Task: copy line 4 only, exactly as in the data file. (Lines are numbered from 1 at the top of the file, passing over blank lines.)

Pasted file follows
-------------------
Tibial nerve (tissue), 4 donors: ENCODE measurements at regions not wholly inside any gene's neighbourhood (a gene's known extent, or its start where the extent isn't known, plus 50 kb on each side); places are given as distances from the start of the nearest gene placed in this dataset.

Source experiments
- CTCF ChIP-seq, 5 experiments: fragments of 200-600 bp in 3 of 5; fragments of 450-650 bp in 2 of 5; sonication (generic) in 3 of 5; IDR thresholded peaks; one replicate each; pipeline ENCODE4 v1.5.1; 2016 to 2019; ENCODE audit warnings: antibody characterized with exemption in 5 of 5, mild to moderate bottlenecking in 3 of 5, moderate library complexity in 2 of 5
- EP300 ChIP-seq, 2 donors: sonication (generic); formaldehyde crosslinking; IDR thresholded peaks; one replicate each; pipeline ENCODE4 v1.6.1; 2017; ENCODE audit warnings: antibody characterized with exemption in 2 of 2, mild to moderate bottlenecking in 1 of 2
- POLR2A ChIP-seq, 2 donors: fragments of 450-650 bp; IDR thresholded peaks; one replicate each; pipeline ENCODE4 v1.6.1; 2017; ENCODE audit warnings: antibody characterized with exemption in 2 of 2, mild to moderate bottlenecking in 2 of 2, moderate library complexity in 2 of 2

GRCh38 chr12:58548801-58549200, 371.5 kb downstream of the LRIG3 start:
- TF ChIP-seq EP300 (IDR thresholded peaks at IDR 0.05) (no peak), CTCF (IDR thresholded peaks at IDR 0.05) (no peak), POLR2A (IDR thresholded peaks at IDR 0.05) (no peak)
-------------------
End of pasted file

- EP300 ChIP-seq, 2 donors: sonication (generic); formaldehyde crosslinking; IDR thresholded peaks; one replicate each; pipeline ENCODE4 v1.6.1; 2017; ENCODE audit warnings: antibody characterized with exemption in 2 of 2, mild to moderate bottlenecking in 1 of 2